Honoring the Life and Legacy of Martin Luther King Jr.
Date: January 15, 2021
Each year on the third Monday of January, we celebrate the life and legacy of civil rights activist Martin Luther King Jr. At Bondurant-Farrar, Monday’s instruction will center on lessons and activities that teach students about Dr. King’s activism for freedom and justice as well as how students themselves can carry on the dream he set forth.
Some of the learning and reflection activities taking place:
- Morris Elementary students will hear stories that share the messages of Dr. King, followed by an “I Have a Dream” writing activity or craft.
- Anderson Elementary students will watch videos of and read articles about Dr. King, followed by a variety of writing activities and group discussions. For example, 4th graders will read and discuss an article highlighting his life and accomplishments. Students will also watch the "I Have a Dream" speech and review its transcript, then discuss the purpose of each article and the different points of view.
- During social studies and language arts classes middle school students will participate in activities that compare Martin Luther King Jr. and Malcom X while others study the Black Lives Matter movement. 6th grade students in particular will focus on the Children's March of 1963 that led to Dr. King’s arrest followed by a lesson over his letter from a Birmingham jail.
- At the high school, students will view rarely seen footage of Dr. King speaking at Barratt Junior High School in Philadelphia on October 26, 1967, where he delivered his speech "What Is Your Life's Blueprint?" We encourage families to discuss the video with your child and ask what they feel their life's blueprint is or could be.
Martin Luther King Jr. Day is the only federal holiday observed as a national day of service, which is evident through its motto - “a day on, not a day off.” In 1957, Dr. King was quoted saying, “Life’s most persistent and urgent question is: what are you doing for others?” With that said, we encourage families to continue the conversation at home and to become more active in community service opportunities.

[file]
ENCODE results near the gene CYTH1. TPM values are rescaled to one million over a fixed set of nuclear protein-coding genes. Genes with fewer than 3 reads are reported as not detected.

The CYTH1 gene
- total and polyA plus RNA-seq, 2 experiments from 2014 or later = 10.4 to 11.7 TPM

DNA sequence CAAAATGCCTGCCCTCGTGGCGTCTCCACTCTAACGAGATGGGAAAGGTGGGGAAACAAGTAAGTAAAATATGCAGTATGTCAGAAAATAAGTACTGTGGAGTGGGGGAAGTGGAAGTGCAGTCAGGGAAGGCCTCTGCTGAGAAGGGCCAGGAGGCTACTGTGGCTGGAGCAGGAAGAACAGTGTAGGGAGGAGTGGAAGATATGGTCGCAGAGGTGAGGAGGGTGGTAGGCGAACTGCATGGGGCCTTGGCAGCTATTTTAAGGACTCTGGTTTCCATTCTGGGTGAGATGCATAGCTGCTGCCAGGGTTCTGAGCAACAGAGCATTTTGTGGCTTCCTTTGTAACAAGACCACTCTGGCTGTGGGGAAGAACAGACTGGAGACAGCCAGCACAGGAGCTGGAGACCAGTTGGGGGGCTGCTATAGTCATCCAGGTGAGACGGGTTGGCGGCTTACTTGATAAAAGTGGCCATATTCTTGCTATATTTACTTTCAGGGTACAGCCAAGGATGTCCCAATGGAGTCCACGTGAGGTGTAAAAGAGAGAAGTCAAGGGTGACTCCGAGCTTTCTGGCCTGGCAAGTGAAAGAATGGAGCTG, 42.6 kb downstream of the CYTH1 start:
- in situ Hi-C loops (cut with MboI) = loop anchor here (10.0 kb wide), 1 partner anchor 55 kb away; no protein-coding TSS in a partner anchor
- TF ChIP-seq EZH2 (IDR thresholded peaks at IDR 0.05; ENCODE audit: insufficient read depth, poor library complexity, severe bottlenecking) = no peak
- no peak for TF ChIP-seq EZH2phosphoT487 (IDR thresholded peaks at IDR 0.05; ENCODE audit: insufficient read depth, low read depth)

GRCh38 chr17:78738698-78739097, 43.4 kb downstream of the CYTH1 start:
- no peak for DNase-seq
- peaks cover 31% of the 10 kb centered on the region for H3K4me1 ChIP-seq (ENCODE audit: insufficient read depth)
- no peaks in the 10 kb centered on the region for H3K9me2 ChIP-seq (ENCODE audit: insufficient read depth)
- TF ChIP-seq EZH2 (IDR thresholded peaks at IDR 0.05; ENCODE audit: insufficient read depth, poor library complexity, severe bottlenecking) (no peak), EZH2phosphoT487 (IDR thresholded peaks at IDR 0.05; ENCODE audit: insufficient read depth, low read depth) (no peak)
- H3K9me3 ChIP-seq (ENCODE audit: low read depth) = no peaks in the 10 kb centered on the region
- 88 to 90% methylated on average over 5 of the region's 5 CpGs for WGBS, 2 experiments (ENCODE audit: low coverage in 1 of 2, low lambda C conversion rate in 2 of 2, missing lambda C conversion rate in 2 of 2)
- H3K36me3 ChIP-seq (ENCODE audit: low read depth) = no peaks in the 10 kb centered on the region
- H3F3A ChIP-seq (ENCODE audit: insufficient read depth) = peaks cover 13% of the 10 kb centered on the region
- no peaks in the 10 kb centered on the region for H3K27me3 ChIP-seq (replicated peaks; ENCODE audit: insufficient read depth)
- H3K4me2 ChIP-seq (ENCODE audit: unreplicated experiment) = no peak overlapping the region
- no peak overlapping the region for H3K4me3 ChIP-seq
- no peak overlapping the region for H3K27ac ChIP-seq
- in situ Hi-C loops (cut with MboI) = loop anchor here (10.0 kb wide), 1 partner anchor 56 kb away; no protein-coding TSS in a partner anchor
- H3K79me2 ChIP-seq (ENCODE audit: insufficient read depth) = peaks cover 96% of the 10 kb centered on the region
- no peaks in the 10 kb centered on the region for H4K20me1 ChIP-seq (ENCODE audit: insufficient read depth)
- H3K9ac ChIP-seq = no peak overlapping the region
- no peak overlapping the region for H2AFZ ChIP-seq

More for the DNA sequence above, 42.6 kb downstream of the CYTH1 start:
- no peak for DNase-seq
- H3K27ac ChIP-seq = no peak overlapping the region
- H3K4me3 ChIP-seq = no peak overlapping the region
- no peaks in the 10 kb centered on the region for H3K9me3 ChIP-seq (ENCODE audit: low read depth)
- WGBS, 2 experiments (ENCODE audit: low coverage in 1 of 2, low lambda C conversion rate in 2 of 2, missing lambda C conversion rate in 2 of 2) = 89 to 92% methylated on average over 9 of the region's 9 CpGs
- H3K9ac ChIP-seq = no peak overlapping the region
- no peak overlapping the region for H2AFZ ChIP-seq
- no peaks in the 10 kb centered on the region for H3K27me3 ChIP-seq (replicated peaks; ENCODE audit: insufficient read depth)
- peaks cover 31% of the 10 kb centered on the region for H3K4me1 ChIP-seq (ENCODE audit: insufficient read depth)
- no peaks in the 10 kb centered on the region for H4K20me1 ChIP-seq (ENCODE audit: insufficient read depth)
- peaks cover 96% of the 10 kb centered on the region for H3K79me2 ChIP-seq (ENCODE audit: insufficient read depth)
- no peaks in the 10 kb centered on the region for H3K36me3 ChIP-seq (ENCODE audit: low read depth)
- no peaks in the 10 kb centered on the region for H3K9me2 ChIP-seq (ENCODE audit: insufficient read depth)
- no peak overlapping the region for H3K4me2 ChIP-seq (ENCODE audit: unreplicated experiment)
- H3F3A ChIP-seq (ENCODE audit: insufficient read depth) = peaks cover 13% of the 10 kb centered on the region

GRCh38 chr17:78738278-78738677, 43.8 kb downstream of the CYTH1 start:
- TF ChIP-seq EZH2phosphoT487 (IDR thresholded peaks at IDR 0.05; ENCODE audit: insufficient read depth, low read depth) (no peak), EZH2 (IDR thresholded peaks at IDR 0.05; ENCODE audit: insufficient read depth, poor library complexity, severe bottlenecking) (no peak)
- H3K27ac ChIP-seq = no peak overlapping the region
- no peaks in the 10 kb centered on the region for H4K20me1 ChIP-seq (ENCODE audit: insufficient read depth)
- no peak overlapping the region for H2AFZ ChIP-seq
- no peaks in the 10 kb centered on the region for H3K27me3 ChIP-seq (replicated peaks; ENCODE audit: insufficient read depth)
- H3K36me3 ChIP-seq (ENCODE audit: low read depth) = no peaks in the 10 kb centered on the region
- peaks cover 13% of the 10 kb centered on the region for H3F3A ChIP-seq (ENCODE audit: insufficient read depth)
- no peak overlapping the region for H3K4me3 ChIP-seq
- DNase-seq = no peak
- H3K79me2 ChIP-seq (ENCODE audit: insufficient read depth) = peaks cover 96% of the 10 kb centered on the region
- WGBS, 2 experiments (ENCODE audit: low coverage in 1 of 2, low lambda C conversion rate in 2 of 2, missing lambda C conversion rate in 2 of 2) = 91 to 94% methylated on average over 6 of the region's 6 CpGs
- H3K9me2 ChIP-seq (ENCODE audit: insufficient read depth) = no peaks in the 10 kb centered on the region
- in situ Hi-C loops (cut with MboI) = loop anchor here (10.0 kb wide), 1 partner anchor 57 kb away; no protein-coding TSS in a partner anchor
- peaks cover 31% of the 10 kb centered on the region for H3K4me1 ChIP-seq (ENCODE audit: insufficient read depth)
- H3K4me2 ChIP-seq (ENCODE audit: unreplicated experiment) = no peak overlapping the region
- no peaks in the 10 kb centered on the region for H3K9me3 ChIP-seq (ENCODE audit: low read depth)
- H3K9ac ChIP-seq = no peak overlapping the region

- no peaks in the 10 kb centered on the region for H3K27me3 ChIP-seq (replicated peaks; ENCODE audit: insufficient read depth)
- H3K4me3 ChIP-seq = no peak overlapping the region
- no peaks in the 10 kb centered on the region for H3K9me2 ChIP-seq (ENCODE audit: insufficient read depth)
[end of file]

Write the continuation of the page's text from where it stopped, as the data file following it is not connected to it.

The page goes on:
Family discussion / activity ideas:
- IPBS: Civil Rights Leader Video and Activity
- US Dept. of Educ: 5 Ways to Help Your Kids Understand the Significance of MLK Day
Volunteer opportunities in our area:
Through holding school on Monday, every student can be brought together to intentionally focus on the importance of Dr. King’s messages of racial equality and community service. We invite you to follow our district and building social media accounts for posts highlighting the day’s activities. It is our hope that after spending this time together, students and staff will continue the conversation and implement the day’s teachings beyond this holiday.
Each year our Board of Education adopts and works towards a variety of district goals. This year, three new goals were added in the areas of diversity, equity, and inclusion:
- Develop a deeper understanding of district needs related to diversity, equity, and inclusion.
- Create an equitable, inclusive, and supportive school environment for all stakeholders.
- Begin developing a comprehensive diversity, equity, and inclusion plan.
To start this important work, a committee made up of board members, staff, and parent volunteers will begin meeting in early February.
“The time is always right to do what is right.” -Martin Luther King Jr.